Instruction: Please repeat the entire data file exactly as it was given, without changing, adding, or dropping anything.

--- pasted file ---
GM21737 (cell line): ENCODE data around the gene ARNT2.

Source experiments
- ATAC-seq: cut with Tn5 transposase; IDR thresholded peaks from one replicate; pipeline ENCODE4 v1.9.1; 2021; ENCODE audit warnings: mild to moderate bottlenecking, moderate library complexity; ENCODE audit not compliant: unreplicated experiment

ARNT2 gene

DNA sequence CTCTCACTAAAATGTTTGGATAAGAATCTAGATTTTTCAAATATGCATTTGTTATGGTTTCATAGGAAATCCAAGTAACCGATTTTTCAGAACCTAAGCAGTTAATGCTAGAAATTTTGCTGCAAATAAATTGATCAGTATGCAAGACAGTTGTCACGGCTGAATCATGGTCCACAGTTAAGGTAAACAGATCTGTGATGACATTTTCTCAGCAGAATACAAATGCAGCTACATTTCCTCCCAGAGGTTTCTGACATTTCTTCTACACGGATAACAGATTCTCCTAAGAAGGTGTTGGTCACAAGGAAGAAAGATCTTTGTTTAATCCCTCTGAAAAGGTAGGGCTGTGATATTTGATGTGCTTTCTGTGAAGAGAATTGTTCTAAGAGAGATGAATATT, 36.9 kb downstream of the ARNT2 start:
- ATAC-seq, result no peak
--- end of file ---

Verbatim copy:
GM21737 (cell line): ENCODE data around the gene ARNT2.

Source experiments
- ATAC-seq: cut with Tn5 transposase; IDR thresholded peaks from one replicate; pipeline ENCODE4 v1.9.1; 2021; ENCODE audit warnings: mild to moderate bottlenecking, moderate library complexity; ENCODE audit not compliant: unreplicated experiment

ARNT2 gene

DNA sequence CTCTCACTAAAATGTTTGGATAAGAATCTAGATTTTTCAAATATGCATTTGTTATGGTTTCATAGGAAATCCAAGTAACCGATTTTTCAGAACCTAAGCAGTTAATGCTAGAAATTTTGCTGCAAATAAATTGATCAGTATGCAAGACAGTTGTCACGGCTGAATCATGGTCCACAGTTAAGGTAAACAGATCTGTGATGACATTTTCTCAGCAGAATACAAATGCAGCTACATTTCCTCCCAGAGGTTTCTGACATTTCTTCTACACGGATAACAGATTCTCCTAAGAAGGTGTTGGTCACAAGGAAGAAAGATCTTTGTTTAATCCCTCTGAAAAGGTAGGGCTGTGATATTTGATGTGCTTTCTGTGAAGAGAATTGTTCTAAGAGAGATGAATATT, 36.9 kb downstream of the ARNT2 start:
- ATAC-seq, result no peak